“It follows the progression of buses as they get better,” Dicklich said.

First up: the 1927 White Bus, which resembles a blue school bus with a snowcapped top. Next in line: the 1936 Super Coach, which introduced shocks, raised flooring and such cushiony comforts as padded seating; and the 1947 Brill, a silver bullet with the first overhead luggage racks.

I walked along the row of parked vehicles, trying out the different buses until I reached the last model, the 1982 MCI 9. This bus had a good-looking interior with a high roof and large picture windows. Despite its attractiveness, however, I knew that I’d made the right decision to celebrate Greyhound on its 100th anniversary (WiFi, leather seats, outlets) and not its 68th (none of the above).


A Jefferson Lines bus passes through Sandstone, Minn., en route from Minneapolis to Duluth, Minn., in May 2014. Jefferson has taken over operation of many former Greyhound routes. (Jenn Ackerman and Tim Gruber/For The Washington Post)
The road ahead

During the graveyard run to Pittsburgh, Tony Stevens kept his eyes locked on the road but his mouth moving as we discussed Next Century Greyhound.

“It’s a shame that we don’t go there,” he said when I asked about company changes, including chopping service to Hibbing. “That’s our birthplace.”

Unfortunately, sentimentality doesn’t earn a profit.

In 2003, Greyhound redrew its map. Following the national population shift from small towns to suburbs and metropolises, it eliminated low-demand rural stops and started concentrating on dense, urbanized routes. The company cut nearly 37 percent of its network, including service to Hibbing.

“Towns were devastated that they lost Greyhound,” DePaul’s Schwieterman said. “The days are gone when every little town has a Greyhound stop.”

To reach my final destination, I had to transfer to Jefferson Lines, a 95-year-old regional coach company, in Minneapolis. Then I took a once-a-day bus from Duluth to Hibbing in a vehicle the size of a hotel shuttle.

“Everyone was looking for Greyhound,” Jordan Greene said of other passengers boarding in the Twin City. “They didn’t know it was Jefferson.”

But what the Hibbings of the U.S.A. lost, the Washingtons and New Yorks gained. In 2008, Greyhound’s new line, BoltBus, appeared on city curbs with nonstop service, fancy buses and dollar-store prices. Two years later, Greyhound Express pulled up, a near twin of Bolt with the exception of the pickup/drop-off points (terminal, not curb) and the breadth of its reach (Express travels to many towns between the cities). Unlike Greyhound Sr., Junior offers guaranteed seating.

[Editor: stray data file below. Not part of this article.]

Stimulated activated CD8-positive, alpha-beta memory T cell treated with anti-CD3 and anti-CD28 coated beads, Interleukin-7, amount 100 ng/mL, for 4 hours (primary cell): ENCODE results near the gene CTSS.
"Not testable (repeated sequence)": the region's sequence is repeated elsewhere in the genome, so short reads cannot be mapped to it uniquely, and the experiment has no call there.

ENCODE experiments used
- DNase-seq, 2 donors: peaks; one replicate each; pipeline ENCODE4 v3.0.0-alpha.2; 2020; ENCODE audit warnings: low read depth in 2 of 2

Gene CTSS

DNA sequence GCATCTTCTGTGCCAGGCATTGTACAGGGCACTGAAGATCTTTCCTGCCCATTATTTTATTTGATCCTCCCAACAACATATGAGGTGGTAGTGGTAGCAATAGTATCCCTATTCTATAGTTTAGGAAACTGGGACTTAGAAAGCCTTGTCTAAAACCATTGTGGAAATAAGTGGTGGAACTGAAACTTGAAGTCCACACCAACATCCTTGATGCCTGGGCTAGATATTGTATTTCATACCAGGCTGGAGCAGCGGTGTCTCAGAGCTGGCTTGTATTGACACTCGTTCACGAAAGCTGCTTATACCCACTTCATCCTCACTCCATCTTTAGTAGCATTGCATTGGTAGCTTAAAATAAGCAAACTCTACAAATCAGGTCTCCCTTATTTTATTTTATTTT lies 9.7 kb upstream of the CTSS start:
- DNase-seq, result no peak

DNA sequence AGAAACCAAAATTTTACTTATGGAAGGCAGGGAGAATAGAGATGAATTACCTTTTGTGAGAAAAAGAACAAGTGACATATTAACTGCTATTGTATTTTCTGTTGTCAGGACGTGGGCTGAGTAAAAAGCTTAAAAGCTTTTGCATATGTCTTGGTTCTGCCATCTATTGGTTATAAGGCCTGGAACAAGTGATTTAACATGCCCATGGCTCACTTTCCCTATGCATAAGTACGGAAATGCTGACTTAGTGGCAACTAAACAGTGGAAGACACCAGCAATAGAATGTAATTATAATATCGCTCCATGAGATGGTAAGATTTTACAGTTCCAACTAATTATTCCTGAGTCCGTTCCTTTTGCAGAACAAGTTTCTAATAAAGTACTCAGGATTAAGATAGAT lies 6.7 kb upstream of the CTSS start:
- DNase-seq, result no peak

Within the next 24 months, Leach said, “the entire national network should be Expressified.” (About 60 percent to go.) The company will Boltify its gray-haired system as well. At the moment, travelers must present a printed ticket; an online reservation displayed on your gadget won’t roll.

In Elyria, Ohio, a young guy in droopy cargo shorts presented the driver with an e-ticket on his smartphone. She refused to accept it and told him that he needed to buy a paper version. He showed her his empty wallet. She pointed him to the nearest ATM, where he could withdraw $20 for the fare to Sandusky. He walked off, and she drove away, muttering to a co-worker that he could catch the next bus.

Leach said that to streamline the ticketing process, Greyhound drivers will eventually use an app that contains a passenger manifest, plus personal details about individuals’ travel habits. (Bolt drivers are currently testing this technology.) The micro-information can lead to perks, he said. For instance, if a driver notices that a traveler often takes the bus to New York on Thursdays, she may receive an e-mail about a sale on that route. Or a passenger on a bus that was delayed may be surprised with a 30 percent off coupon for a subsequent trip. Or the driver might buy a frequent rider a Valued Customer burger at a rest stop.

“Like airlines, we want to build a more intimate relationship with our customers,” Leach said.

Cassandra Peterson, a 20-year-old college sophomore in New York who was spending the summer at a Christian camp in Ohio, wasn’t completely feeling the puppy love. The first-time Greyhounder was unfamiliar with the rhythms of the bus. She stood out, a bit nervous, as she fumbled with her sleeping bag, searching for a seat with an outlet.

“I’ve never been on a bus or to Ohio or to Pittsburgh,” she said. “There was a little apprehension, but it’s not as bad as I thought.”

As the bus approached Cleveland, her final destination, she called her mom.

“Hey,” she said, sounding relieved, “everything worked out.”

More than a day later, I called my own mother with a similar report.

A previous version of this article included an incorrect reference to the year the 1982 MCI 9 bus debuted with Greyhound: It was the company's 68th anniversary, not its 38th.

Andrea Sachs (not the one who wears Prada) has been writing for Travel since 2000. She travels near (Ellicott City, Jersey Shore) and far (Burma, Namibia, Russia), and finds adventure no matter the mileage. She is all packed for the Moon or North Korea, whichever opens first.